We are seeking a doctoral student to conduct a multi-year research project focused on the ecology and conservation of the marbled murrelet (MAMU). MAMU are listed as threatened throughout their range in Washington, Oregon, and California, and were one of the major drivers behind the creation of the Northwest Forest Plan. Research on MAMU, and the management implications of this research, will have direct effects on the people and economy of the Pacific Northwest. Although there is the possibility of some fieldwork, the successful candidate will focus on developing and applying novel quantitative methods to analyze existing datasets to better understand interactions and influences of coastal waters (foraging habitat) and terrestrial forest (nesting habitat) on MAMU. They will then use this information to develop predictive models to help guide MAMU conservation efforts into the future.
The successful applicant should be highly motivated and have an M.S. in wildlife, ecology, natural resources, environmental sciences, applied statistics, or a closely related field. Strong communication and interpersonal skills, an ability to work in a team situation, and an interest in developing analytical skills are required. Special consideration will be given to candidates with demonstrated experience in statistics; population and demographic estimation; simulation modeling; programming (i.e., R, BUGS, Matlab, Python, etc.); and ArcGIS. Graduate program information can be found at: http://fw.oregonstate.edu/content/graduate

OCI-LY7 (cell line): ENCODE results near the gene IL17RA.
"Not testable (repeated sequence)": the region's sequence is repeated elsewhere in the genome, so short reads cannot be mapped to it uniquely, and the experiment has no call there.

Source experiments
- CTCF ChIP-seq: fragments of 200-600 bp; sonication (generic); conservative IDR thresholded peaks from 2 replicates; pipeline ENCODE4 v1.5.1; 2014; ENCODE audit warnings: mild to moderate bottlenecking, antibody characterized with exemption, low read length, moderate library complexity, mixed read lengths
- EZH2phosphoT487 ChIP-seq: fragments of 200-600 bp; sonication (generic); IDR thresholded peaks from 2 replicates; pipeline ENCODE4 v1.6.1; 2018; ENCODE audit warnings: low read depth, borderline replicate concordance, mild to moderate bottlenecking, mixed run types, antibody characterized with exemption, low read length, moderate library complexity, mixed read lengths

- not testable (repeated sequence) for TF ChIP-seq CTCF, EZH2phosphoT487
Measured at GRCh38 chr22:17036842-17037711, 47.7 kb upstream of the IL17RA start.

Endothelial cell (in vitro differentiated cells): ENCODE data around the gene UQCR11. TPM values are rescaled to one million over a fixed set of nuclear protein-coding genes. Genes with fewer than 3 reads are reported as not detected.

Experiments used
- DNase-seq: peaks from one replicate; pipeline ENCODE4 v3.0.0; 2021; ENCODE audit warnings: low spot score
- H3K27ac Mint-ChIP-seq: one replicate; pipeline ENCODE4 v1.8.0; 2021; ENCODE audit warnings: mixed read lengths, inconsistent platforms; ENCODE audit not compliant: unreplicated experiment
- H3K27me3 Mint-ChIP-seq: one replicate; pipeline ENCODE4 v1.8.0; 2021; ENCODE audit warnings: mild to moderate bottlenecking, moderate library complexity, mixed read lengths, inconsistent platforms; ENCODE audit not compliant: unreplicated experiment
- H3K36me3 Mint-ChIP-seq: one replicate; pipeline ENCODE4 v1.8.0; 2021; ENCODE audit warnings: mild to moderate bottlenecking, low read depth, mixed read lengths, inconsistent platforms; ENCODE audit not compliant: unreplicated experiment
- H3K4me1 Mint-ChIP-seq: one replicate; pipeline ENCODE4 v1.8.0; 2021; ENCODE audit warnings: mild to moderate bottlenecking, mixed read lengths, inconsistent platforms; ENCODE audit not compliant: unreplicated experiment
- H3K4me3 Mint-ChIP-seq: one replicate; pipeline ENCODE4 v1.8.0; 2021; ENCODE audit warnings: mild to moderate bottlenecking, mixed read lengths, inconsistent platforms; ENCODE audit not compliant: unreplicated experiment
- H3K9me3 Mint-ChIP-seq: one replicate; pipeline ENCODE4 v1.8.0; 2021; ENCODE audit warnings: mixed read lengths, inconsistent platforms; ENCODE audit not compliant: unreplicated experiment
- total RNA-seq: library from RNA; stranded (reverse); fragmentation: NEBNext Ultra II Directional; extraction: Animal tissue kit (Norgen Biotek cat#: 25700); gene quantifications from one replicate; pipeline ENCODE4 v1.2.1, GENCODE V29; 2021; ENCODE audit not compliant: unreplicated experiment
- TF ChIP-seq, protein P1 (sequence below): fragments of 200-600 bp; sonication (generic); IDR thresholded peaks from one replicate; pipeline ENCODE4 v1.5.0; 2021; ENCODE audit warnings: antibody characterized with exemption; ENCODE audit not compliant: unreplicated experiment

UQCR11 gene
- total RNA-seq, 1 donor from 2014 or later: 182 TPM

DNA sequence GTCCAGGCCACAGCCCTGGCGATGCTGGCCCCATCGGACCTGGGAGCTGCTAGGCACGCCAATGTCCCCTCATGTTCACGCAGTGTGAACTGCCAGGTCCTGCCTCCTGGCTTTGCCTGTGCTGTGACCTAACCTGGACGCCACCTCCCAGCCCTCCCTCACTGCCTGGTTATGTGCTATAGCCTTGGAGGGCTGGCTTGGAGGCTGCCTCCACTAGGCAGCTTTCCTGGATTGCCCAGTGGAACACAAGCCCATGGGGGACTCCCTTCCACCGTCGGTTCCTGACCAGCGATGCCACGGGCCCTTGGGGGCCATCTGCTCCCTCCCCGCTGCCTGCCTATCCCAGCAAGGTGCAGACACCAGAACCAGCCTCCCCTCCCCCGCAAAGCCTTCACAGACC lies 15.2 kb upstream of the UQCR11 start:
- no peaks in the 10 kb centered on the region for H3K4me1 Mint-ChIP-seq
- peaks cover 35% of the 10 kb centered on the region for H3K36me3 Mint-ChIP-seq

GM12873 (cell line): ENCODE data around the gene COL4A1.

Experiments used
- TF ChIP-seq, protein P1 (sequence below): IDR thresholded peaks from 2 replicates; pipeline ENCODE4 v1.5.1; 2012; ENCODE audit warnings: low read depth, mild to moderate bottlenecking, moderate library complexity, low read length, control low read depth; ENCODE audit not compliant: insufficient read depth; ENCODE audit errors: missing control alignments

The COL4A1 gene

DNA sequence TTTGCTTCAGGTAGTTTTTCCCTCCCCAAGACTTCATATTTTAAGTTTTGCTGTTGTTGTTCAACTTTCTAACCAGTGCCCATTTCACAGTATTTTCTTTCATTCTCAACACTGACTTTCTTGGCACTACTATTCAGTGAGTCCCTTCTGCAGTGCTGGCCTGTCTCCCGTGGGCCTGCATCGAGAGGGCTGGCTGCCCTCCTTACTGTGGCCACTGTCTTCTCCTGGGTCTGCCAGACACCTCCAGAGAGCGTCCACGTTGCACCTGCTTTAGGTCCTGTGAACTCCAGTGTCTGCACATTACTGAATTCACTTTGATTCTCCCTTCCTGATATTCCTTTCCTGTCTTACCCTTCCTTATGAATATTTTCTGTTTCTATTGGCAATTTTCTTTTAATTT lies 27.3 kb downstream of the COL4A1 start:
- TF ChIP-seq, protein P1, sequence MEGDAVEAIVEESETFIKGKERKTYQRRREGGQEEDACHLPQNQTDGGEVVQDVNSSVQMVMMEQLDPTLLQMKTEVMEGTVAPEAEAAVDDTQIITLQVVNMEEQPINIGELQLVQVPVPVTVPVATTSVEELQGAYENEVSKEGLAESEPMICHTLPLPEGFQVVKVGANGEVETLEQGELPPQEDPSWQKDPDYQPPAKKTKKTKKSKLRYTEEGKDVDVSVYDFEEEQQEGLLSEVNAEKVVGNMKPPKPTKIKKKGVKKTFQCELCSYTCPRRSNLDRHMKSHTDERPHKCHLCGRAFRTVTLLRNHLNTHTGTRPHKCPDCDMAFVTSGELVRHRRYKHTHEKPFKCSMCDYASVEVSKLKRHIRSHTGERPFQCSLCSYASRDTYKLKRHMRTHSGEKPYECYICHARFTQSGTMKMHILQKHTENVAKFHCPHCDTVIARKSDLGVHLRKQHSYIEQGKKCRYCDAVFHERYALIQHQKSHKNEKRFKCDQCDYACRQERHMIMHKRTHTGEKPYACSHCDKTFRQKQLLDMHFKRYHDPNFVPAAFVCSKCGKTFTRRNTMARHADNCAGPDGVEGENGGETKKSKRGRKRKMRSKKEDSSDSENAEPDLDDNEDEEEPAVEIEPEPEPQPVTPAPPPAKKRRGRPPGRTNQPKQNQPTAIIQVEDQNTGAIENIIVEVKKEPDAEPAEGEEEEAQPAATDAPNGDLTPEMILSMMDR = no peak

Closing Date: Applications will be accepted till April 1, 2021 and a selection will be made in May 2021.
Contact: Send a cover letter, resume, copies of transcripts, and the names and phone numbers of three references as a single PDF to:
Dr. James T. Peterson
Unit Leader and Associate Professor
U.S. Geological Survey, Oregon Cooperative Fish and Wildlife Research Unit,
Department of Fisheries and Wildlife, Oregon State University
Dr. Adam Duarte
Research Wildlife Biologist
U.S.D.A. Forest Service, Pacific Northwest Research Station